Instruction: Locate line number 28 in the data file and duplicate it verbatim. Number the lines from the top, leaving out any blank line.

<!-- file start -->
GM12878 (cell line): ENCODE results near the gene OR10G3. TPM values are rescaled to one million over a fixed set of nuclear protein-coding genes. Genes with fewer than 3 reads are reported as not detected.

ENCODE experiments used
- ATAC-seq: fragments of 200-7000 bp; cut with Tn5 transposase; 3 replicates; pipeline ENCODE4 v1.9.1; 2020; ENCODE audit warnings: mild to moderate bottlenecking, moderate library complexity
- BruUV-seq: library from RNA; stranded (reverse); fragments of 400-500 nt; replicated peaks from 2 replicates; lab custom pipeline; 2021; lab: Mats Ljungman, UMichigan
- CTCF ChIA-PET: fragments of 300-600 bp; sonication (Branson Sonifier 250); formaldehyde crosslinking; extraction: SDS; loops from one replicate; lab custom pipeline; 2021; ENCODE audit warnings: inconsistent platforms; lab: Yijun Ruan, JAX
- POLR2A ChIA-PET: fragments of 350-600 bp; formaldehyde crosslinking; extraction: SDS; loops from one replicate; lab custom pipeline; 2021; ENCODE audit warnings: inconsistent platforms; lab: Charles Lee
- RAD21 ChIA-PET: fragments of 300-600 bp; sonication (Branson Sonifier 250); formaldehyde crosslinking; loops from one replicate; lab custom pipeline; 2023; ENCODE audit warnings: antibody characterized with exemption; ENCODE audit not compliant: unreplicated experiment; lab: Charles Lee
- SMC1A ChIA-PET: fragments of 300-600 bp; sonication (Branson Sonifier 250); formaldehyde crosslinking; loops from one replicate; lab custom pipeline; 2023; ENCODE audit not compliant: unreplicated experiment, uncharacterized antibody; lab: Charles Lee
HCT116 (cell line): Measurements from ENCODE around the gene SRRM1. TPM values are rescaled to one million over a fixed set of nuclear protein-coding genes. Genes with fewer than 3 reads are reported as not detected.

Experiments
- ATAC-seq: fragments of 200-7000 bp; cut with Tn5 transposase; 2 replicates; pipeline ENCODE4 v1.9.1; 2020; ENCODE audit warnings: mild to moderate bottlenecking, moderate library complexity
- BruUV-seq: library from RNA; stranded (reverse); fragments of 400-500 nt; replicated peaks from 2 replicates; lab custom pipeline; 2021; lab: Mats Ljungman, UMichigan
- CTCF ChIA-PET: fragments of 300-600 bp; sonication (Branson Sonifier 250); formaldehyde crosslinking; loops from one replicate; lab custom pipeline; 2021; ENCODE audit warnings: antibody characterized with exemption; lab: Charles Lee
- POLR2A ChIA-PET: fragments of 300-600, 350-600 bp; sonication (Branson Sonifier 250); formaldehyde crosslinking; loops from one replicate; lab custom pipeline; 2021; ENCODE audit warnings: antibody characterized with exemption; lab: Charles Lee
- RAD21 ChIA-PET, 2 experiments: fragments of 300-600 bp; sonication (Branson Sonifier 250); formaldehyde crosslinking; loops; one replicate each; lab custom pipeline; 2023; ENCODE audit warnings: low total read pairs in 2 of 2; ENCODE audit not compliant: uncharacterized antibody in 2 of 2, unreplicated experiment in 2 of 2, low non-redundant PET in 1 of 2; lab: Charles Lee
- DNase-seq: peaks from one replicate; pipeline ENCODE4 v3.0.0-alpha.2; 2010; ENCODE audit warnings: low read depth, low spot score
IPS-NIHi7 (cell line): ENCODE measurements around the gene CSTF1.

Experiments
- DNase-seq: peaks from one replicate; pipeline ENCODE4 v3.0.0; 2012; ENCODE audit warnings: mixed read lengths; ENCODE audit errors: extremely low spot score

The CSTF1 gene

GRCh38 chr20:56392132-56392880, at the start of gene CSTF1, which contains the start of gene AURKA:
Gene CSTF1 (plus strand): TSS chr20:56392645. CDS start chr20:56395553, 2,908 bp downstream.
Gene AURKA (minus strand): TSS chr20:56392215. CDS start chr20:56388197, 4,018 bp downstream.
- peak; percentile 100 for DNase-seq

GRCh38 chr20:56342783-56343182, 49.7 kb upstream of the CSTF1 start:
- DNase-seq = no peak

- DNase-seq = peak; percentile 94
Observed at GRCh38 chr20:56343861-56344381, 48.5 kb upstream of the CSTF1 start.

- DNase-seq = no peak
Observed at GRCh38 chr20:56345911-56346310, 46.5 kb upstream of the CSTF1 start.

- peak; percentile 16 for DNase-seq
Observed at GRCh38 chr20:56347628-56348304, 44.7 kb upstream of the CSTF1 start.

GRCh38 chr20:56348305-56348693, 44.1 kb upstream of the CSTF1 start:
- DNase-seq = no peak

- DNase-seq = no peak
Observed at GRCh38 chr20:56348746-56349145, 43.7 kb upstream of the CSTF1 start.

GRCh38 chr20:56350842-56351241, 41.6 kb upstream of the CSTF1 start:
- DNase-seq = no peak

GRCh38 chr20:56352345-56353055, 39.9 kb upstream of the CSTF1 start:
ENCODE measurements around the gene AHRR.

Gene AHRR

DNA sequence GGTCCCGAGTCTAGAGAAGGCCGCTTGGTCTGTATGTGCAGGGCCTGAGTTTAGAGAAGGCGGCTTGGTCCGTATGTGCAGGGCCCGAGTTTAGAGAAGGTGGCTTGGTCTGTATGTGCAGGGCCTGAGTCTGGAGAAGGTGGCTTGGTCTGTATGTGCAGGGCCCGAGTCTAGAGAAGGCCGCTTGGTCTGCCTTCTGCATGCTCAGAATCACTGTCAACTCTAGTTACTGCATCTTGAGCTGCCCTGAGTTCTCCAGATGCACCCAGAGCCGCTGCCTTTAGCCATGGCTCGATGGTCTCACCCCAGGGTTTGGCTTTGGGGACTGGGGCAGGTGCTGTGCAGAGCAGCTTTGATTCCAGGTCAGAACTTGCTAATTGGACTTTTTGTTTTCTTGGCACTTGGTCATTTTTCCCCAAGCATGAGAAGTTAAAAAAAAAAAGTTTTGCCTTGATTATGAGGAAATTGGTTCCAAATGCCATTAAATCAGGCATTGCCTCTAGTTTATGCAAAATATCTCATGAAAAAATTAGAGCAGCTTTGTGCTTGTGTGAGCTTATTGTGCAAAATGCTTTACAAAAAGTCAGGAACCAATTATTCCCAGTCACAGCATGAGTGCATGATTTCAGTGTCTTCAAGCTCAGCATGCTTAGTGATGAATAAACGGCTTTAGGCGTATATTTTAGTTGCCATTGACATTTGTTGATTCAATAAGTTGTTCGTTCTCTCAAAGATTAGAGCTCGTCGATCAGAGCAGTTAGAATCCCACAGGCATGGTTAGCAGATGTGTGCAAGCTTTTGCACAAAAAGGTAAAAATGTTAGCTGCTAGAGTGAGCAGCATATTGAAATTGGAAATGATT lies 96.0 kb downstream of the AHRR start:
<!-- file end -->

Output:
Observed at GRCh38 chr20:56343861-56344381, 48.5 kb upstream of the CSTF1 start.